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Redditor AL0311 posted this picture of his friend dressed up as Ray Rice on Sunday, writing, “My friend came to the party as Ray Rice.”

“Ladies were falling for my friends Ray Rice costume,” he wrote in a second post today.

This is fucking disgusting. What part of a woman being KNOCKED OUT UNCONSCIOUS is funny/appropriate for Halloween? Stop.

Full Article x

Inflicting violence on black womanhood is a form of entertainment in this country

everything and I mean everything a black person could possibly do will likely be caricatured my fucking god it’s like white people can’t get enough of it.

Royals faithful demand their South Korean superfan back for the World Series →


The Republicans In ‘Republicans Are People Too’ Ad Are All Stock Photos


“Man of Steel”: Pentagon propaganda flick →

… All we see is media reporting that singularly ascribes blame to North Korea, which is portrayed as a kind of unquestionable evil, so what the U.S. is doing in response to the supposed provocation seems eminently justified. I think we are in a crisis point. It doesn’t feel dissimilar to the kind of media rhetoric that surrounded the run-up to the U.S. invasion in Iraq. During that time also, there was a steady drumbeat to war.

If we were to look at the facts, what do those facts tell us? I will give one example of the inverted logic that is operative, coming out of the media and U.S. administration. In a recent Pentagon press conference, [Defense Secretary] Chuck Hagel was asked whether or not the U.S. sending B-2 stealth bombers from Missouri to fly and conduct a sortie over South Korea and drop what the DOD calls inert munitions in a simulated run against North Korea could be understood as provocative. He said no, they can’t be understood as provocative. And it was dutifully reported as such.

What we have is a huge informational landscape in which the average person who listens to these reports can’t make heads or tails of what is happening. What has happened since Kim Jong Un has come into his leadership position in North Korea is that the U.S. has had a policy of regime change.

We tend to think of regime change operations and initiatives as a signature or hallmark policy of the Bush administration. But we have seen under President Barak Obama a persistence of the U.S. policy of getting rid of those powers it finds uncooperative around the world. To clarify what I mean, after Kim Jong Il passed away [in December 2011], the U.S. and South Korea launched the biggest and longest set of war exercises they ever conducted. And for the first time it openly exercised O Plan 5029, which is a U.S. war plan that essentially simulates regime collapse in North Korea. It also envisions U.S. forces occupying North Korea.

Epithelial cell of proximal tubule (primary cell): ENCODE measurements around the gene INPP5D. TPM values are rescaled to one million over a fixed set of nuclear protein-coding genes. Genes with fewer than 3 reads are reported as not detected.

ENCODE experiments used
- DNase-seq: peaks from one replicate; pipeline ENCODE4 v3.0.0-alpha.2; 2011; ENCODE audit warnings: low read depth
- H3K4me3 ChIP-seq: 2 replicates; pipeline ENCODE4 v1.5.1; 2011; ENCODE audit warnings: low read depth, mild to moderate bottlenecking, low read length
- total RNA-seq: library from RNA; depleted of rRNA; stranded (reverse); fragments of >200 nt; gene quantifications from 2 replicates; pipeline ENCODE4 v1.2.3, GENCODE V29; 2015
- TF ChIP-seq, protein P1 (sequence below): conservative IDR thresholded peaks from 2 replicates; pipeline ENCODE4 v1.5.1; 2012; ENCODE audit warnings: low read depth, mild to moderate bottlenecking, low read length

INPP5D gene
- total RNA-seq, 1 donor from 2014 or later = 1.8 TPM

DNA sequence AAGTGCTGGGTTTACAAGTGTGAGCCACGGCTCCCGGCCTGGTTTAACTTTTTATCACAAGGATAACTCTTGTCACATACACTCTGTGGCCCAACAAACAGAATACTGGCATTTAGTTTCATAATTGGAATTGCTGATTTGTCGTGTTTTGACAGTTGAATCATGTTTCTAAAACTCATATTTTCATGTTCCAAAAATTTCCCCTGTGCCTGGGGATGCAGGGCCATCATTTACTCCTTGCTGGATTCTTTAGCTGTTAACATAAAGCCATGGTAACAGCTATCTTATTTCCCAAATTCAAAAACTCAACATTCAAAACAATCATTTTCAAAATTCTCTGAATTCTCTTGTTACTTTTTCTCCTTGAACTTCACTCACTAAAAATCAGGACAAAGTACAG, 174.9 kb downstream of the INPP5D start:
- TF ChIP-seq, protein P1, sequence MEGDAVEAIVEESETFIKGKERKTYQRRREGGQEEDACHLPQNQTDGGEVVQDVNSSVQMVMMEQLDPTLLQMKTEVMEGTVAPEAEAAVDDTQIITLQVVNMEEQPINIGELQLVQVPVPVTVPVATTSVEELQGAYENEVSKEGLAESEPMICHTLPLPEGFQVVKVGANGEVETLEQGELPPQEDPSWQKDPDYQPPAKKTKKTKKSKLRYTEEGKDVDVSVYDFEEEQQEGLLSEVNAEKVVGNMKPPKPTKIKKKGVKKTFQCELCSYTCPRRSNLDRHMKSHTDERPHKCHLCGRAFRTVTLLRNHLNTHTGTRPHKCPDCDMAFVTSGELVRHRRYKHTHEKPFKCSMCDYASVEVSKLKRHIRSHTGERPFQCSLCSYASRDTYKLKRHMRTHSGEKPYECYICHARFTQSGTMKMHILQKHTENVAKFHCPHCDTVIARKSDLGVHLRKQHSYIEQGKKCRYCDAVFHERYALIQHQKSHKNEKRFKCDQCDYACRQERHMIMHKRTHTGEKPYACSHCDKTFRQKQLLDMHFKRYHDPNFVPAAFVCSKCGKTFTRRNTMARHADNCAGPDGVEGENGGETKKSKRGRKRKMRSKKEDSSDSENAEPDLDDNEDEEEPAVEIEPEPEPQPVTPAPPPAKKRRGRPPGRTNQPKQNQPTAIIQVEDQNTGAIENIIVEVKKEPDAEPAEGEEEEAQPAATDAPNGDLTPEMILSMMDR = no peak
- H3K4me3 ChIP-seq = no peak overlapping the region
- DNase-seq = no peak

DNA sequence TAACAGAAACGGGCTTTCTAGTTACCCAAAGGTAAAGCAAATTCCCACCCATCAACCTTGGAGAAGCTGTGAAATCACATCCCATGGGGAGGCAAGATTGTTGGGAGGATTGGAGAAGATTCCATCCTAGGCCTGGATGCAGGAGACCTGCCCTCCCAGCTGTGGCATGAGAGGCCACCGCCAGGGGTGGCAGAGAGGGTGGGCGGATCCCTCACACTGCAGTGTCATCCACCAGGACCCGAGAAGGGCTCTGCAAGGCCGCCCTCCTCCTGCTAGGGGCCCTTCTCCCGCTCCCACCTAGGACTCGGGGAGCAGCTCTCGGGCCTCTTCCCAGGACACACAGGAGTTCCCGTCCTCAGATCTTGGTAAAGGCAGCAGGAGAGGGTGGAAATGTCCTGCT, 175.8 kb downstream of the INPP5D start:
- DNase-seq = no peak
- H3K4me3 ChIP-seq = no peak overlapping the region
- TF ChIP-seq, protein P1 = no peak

What is routine during these war exercises, which are ongoing right now, as we speak, is they simulate nuclear strikes against North Korea. These workings are a combination of simulated computer-assisted activity as well as live fire drills. Last year, the first year of Kim Jong Un’s leadership, a South Korean official was asked about the O Plan 5029 and why he was exercising this regime collapse scenario. He said the death of Kim Jong Il makes the situation ripe to exercise precisely this kind of war plan.

It’s almost impossible for us in the United States to imagine Mexico and the historic foe of the U.S., Russia, conducting joint exercises that simulate an invasion of the United States and a foreign occupation of the United States. That is precisely what North Korea has been enduring for several decades.
— Christine Hong, “Behind the North Korean Crisis” (interview)




"This leaves men confused and unable to pigeonhole you. What they are forced to do instead is… take you seriously."

Reblog every time.

i will ALWAYS reblog this. I feel powerful just reading this photoset lol 

Sorry to hijack, but I am reblogging because this is a PERFECT example of a woman with an internalized male gaze. She is trained to see herself at all times the way a man would—not a specific, human man, but the generalized, ruthless male gaze. She is never alone with herself—the male gaze watches her through her own eyes at every moment.